The Income Tax Act permits the deduction of child care expenses under certain circumstances. A quick summary of those rules:
- Only the lower earner in the household can deduct the expenses. For a separated couple, the same rule applies receiving child support can deduct the expenses.
- There are some exceptions, where the higher earner can claim the expenses:
- If the lower earner has a disability that renders that person incapable of providing child care
- If the lower earner is attending post-secondary education
- If the lower earner is incarcerated
- The amount that can be deducted depends on the age and situation for the kids:
- $8,000 per year for a child age 6 or under
- $5,000 per year for a child age 7 to 16
- $11,000 per year for any child who qualifies for the disability tax credit (DTC)
- $5,000 per year for a child older than 16 who has a disability but does not qualify for the DTC
- All to a limit of 2/3 of the claimant’s earned income (basically, active employment or self-employment type income)
As an approximate example, let’s say that we have a couple with the following facts:
- Spouse A earns $110,000 per year (38.29% marginal tax rate)
- Spouse B earns $70,000 per year (28.20% marginal tax rate)
- There are 2 kids age 4 and 7, both in child care, neither of whom qualifies for the DTC
- The 4-year old’s child care costs $10,200 per year and the 7-year old’s child care costs $7,200 per year
- Resident in British Columbia
Only the $70,000 earner can deduct child care costs. The maximum deduction is $13,000, based on $8,000 for the younger child and $5,000 for the older child. This is less than 2/3 of the $70,000 earner’s income, which would be $46,667, so this taxpayer can deduct $13,000. The resulting tax savings are ($13,000 x 28.20% =) $3,666. Arguably, the true after-tax cost of child care for this family is ($13,000 - $3,666 =) $9,334. This uses 2020 income tax rates.
Because child care expenses are a deduction from total income, this will also increase the Canada Child Benefit, but will not reduce the RRSP Earned Income calculation.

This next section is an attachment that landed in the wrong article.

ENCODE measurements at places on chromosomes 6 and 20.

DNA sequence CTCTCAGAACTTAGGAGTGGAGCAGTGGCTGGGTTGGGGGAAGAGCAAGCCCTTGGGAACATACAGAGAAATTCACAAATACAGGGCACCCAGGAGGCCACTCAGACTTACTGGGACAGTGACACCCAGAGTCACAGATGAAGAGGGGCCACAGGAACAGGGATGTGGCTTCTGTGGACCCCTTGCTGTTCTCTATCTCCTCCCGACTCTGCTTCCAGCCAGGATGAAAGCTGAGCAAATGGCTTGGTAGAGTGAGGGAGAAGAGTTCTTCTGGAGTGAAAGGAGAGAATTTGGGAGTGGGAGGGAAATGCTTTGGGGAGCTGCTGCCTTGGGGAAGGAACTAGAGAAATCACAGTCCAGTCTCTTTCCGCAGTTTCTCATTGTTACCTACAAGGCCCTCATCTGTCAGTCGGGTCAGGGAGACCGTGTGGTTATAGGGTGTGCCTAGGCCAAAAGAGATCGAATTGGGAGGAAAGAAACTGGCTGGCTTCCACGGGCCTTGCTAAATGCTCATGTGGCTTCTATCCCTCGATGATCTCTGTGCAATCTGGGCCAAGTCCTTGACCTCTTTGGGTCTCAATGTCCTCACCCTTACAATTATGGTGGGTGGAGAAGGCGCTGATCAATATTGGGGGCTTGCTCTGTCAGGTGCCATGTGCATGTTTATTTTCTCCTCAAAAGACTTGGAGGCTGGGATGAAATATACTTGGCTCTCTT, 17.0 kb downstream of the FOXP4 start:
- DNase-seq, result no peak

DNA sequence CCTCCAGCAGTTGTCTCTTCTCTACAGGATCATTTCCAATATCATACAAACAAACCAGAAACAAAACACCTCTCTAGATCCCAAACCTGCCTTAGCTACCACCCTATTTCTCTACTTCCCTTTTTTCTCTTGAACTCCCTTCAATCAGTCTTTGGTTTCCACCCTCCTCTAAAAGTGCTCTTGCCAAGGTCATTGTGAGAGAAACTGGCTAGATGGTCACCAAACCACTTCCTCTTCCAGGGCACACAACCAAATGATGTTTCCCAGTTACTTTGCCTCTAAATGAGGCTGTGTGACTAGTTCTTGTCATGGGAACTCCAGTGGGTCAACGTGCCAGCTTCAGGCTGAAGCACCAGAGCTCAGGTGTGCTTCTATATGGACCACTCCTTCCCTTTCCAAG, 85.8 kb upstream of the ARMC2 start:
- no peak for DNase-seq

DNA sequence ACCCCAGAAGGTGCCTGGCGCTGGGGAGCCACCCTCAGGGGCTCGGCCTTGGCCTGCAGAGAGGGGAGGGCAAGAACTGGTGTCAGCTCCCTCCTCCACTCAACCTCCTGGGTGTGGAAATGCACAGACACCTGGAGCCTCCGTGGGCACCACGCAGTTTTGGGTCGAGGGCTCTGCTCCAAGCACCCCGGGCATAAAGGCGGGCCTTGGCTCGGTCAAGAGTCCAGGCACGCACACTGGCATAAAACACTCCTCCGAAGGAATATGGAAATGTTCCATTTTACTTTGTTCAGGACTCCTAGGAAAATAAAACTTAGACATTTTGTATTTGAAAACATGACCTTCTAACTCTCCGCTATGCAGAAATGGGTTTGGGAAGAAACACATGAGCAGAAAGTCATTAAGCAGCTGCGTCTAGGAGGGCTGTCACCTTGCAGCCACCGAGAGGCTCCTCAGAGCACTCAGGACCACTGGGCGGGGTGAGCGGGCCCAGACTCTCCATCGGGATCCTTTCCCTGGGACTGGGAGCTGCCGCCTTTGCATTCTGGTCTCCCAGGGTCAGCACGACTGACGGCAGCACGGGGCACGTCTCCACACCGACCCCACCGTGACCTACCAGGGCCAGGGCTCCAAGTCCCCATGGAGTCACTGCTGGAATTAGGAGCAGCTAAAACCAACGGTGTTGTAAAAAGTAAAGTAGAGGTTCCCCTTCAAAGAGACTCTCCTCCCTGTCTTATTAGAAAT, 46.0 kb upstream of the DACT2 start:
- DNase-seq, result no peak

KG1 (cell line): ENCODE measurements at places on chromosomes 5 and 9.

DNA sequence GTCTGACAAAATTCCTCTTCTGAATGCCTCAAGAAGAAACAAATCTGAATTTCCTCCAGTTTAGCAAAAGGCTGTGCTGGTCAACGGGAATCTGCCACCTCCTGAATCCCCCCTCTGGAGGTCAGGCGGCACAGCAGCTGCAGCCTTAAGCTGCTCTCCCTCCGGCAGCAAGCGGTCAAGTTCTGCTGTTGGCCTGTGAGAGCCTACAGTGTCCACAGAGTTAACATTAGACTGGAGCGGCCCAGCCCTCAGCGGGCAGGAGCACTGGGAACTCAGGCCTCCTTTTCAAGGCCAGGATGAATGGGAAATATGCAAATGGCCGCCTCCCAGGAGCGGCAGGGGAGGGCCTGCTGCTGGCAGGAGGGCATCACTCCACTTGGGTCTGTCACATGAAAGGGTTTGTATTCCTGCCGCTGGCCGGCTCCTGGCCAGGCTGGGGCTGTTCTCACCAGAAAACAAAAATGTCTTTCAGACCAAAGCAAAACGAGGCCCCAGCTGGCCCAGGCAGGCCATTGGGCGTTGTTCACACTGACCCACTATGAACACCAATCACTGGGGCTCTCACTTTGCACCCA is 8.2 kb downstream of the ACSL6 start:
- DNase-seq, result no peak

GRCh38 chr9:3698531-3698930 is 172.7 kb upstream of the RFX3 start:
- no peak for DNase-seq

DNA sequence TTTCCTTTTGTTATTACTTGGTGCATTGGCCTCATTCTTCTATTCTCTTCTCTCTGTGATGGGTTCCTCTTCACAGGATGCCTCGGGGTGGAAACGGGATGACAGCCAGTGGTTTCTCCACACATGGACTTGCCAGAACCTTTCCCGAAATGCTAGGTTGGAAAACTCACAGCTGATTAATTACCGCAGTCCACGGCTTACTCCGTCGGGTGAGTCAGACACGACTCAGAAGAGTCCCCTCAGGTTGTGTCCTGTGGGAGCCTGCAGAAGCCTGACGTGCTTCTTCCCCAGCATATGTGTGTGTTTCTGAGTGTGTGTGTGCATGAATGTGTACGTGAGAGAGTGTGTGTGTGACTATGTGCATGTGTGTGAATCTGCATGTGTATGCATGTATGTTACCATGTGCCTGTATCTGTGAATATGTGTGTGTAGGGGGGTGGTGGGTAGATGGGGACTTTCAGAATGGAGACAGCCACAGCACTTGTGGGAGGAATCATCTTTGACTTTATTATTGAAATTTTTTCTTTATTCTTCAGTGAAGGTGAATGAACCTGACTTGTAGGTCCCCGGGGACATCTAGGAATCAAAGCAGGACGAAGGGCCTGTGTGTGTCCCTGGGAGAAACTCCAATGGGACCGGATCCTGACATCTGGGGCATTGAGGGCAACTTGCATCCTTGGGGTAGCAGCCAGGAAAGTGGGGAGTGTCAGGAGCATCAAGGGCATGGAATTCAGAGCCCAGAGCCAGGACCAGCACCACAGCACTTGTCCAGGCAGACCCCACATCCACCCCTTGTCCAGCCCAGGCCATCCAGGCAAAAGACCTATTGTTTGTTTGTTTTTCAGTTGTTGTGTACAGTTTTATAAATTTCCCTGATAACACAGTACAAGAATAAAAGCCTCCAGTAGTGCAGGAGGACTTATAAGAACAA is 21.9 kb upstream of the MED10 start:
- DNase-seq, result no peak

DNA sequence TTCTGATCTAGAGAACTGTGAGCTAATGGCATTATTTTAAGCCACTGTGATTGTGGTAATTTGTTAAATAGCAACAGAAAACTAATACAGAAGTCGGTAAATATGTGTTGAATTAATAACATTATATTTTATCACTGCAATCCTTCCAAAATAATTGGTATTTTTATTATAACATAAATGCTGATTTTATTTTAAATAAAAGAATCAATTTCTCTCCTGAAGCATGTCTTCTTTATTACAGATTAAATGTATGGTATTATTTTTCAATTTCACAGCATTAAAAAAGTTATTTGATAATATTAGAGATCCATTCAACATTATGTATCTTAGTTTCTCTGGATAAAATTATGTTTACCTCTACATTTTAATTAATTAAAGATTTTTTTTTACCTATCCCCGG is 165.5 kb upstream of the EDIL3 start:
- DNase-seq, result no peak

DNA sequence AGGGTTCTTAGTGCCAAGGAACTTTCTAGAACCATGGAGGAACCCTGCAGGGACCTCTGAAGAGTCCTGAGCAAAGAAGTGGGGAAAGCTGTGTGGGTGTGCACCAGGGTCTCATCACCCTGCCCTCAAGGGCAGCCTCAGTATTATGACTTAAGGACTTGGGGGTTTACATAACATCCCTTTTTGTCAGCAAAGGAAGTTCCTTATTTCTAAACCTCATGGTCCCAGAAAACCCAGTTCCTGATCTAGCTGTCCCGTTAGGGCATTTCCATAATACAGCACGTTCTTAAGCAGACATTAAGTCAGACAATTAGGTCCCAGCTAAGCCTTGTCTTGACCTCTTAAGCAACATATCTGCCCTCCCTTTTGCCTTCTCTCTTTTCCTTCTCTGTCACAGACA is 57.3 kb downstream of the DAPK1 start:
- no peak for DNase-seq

Now, let’s consider a slightly different case study. Let’s say that we have a household that already has one child, age 4, and brings a second child into the world. We’ll assume that the parent who will take the majority of child care responsibilities starts their time off from work on July 1st of the year in question, and we’ll use the income levels from the case study above. We’ll assume that the parent in question takes exactly one year off work, returning to work on July 1st the year following.
In both years, the total income for that person will be approximately $35,000 of employment income plus approximately $11,000 of Employment Insurance benefits, assuming the employer doesn’t top-up income. At $46,000 of income, the marginal tax rate is only 22.7% in BC.
In the year in which the child is born, child care expenses are incurred for just half the year at ($10,200 x 50% =) $5,100. A limit of $8,000 can be claimed as an expense. Both amounts are far less than 2/3 of earned income, which would be ($35,000 x 2/3 =) $23,333. (Ordinary EI benefits don’t count towards the earned income total.) The 22.7% tax bracket in BC starts at $41,725 of income, which means this deduction pushes the taxpayer into the lower 20.6% tax bracket. The deduction is now worth ((($46,000 - $41,725) x 22.7%) + (($5,100 – ($46,000 - $41,725)) x 20.6%)) = $1,140.38.
Upon the return to work, child care expenses will be $10,200 (two kids both requiring full-time child care for a half year). This deduction results in savings of ((($46,000 - $41,725) x 22.7%) + (($10,200 – ($46,000 - $41,725)) x 20.6%)) = $2,190.98.
It is relatively easy to build an Excel spreadsheet for your province demonstrating the available tax savings for any child care expense. Just plug in the tax brackets and the total child care expenses.
Other resources used in preparing this were: